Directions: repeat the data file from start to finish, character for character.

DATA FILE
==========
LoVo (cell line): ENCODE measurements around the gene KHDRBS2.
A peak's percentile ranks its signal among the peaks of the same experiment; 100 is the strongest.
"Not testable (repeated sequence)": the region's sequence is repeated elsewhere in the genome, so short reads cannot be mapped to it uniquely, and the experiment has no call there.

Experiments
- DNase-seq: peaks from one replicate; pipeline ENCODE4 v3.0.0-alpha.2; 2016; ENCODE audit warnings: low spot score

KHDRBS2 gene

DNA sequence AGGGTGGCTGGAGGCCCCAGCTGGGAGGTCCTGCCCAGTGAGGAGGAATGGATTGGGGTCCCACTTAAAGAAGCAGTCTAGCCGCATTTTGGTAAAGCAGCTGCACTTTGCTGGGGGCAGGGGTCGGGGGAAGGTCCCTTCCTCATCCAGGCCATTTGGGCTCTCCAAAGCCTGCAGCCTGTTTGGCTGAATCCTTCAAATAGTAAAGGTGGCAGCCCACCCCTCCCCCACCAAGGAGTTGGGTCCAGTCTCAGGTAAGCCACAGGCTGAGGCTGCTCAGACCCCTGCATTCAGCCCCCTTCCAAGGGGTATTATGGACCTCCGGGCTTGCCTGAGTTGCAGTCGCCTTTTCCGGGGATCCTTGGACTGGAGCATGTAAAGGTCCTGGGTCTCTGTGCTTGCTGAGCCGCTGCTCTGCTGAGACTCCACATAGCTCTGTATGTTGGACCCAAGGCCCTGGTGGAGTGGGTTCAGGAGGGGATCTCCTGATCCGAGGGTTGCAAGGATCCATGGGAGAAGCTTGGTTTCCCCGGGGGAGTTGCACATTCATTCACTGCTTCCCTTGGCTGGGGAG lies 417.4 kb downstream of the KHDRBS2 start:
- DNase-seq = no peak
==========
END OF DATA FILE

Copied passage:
LoVo (cell line): ENCODE measurements around the gene KHDRBS2.
A peak's percentile ranks its signal among the peaks of the same experiment; 100 is the strongest.
"Not testable (repeated sequence)": the region's sequence is repeated elsewhere in the genome, so short reads cannot be mapped to it uniquely, and the experiment has no call there.

Experiments
- DNase-seq: peaks from one replicate; pipeline ENCODE4 v3.0.0-alpha.2; 2016; ENCODE audit warnings: low spot score

KHDRBS2 gene

DNA sequence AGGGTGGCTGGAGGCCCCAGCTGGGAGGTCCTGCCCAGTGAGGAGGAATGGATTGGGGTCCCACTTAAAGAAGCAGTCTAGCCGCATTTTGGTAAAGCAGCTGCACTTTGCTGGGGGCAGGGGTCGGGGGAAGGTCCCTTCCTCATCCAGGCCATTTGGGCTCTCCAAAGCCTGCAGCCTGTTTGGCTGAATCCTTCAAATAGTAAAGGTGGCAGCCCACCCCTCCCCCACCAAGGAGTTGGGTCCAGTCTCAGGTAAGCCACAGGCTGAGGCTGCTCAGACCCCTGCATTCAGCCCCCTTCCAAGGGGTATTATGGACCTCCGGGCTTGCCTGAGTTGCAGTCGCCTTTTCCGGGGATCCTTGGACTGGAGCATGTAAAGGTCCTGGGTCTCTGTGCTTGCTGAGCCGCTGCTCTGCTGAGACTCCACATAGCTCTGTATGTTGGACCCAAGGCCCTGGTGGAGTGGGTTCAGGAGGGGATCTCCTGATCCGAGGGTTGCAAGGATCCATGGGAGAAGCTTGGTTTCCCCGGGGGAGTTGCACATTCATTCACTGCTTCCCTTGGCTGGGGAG lies 417.4 kb downstream of the KHDRBS2 start:
- DNase-seq = no peak